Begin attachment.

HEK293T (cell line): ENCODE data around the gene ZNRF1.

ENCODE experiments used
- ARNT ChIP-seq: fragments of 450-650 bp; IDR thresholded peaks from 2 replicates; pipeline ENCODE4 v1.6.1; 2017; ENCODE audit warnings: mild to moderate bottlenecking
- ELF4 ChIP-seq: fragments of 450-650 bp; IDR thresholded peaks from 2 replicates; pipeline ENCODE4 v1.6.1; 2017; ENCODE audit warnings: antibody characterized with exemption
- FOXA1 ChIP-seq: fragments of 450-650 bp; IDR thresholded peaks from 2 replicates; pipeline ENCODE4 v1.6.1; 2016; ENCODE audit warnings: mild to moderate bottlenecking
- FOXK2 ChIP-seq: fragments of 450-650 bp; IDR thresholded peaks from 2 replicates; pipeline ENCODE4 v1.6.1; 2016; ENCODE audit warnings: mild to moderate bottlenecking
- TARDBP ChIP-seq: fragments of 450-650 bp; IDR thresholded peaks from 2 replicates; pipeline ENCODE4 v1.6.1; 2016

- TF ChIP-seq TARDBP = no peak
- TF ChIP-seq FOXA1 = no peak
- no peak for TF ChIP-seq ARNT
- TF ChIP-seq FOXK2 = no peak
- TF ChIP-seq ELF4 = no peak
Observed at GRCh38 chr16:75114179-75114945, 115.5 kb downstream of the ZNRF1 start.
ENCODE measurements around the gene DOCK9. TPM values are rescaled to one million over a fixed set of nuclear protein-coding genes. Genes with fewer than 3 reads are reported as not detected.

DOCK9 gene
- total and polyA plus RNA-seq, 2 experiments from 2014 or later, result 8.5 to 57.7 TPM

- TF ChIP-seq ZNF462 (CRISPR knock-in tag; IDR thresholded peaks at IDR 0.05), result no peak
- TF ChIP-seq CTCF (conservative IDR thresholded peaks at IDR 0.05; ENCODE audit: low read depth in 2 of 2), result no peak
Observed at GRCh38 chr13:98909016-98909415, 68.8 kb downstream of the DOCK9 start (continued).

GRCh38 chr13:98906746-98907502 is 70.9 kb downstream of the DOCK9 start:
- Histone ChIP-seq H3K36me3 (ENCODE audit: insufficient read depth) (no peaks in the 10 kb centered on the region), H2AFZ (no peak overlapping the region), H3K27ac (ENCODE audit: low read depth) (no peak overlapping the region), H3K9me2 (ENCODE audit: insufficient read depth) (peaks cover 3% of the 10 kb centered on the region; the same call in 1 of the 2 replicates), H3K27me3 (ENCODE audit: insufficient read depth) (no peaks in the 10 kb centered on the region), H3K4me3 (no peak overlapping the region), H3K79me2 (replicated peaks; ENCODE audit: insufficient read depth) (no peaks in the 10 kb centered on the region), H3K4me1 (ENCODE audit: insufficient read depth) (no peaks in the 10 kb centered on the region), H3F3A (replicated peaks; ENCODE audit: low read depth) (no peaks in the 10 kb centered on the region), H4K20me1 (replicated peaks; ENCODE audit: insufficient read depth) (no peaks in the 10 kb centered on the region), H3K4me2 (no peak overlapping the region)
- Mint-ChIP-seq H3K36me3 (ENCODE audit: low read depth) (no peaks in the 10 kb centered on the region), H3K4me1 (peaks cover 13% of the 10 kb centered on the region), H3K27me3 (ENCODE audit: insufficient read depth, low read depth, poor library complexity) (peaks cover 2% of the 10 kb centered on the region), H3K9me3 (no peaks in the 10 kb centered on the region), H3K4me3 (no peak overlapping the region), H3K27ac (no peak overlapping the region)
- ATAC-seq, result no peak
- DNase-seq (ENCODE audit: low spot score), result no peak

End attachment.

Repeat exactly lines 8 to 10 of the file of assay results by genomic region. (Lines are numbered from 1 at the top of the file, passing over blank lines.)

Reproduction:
- TF ChIP-seq TARDBP = no peak
- TF ChIP-seq FOXA1 = no peak
- no peak for TF ChIP-seq ARNT